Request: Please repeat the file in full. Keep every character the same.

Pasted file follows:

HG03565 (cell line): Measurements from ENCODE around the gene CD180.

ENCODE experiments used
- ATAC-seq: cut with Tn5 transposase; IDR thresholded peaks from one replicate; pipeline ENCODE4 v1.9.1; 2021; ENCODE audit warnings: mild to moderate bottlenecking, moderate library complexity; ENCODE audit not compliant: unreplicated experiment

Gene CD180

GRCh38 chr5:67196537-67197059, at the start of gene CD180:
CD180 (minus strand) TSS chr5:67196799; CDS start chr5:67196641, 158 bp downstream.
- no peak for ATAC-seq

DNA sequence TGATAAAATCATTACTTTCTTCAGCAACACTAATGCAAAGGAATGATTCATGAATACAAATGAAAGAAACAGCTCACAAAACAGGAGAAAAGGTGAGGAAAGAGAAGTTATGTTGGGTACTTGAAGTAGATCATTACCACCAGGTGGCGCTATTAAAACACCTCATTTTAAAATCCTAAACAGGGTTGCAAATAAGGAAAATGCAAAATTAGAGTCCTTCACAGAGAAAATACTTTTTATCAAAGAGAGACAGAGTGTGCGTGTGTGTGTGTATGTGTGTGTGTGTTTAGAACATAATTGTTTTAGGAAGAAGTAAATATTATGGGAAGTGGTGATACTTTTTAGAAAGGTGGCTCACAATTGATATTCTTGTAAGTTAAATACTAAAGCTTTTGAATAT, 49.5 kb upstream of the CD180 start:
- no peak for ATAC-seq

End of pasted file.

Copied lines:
HG03565 (cell line): Measurements from ENCODE around the gene CD180.

ENCODE experiments used
- ATAC-seq: cut with Tn5 transposase; IDR thresholded peaks from one replicate; pipeline ENCODE4 v1.9.1; 2021; ENCODE audit warnings: mild to moderate bottlenecking, moderate library complexity; ENCODE audit not compliant: unreplicated experiment

Gene CD180

GRCh38 chr5:67196537-67197059, at the start of gene CD180:
CD180 (minus strand) TSS chr5:67196799; CDS start chr5:67196641, 158 bp downstream.
- no peak for ATAC-seq

DNA sequence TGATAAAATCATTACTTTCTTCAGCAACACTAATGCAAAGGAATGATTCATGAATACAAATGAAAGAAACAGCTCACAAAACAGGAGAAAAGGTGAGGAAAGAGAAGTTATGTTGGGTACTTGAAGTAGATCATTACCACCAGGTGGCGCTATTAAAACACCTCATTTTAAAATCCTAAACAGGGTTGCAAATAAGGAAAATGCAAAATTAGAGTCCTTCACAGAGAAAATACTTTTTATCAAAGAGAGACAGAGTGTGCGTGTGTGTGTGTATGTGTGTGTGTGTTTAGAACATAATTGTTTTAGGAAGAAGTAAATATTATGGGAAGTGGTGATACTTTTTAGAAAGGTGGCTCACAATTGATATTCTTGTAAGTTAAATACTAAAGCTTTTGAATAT, 49.5 kb upstream of the CD180 start:
- no peak for ATAC-seq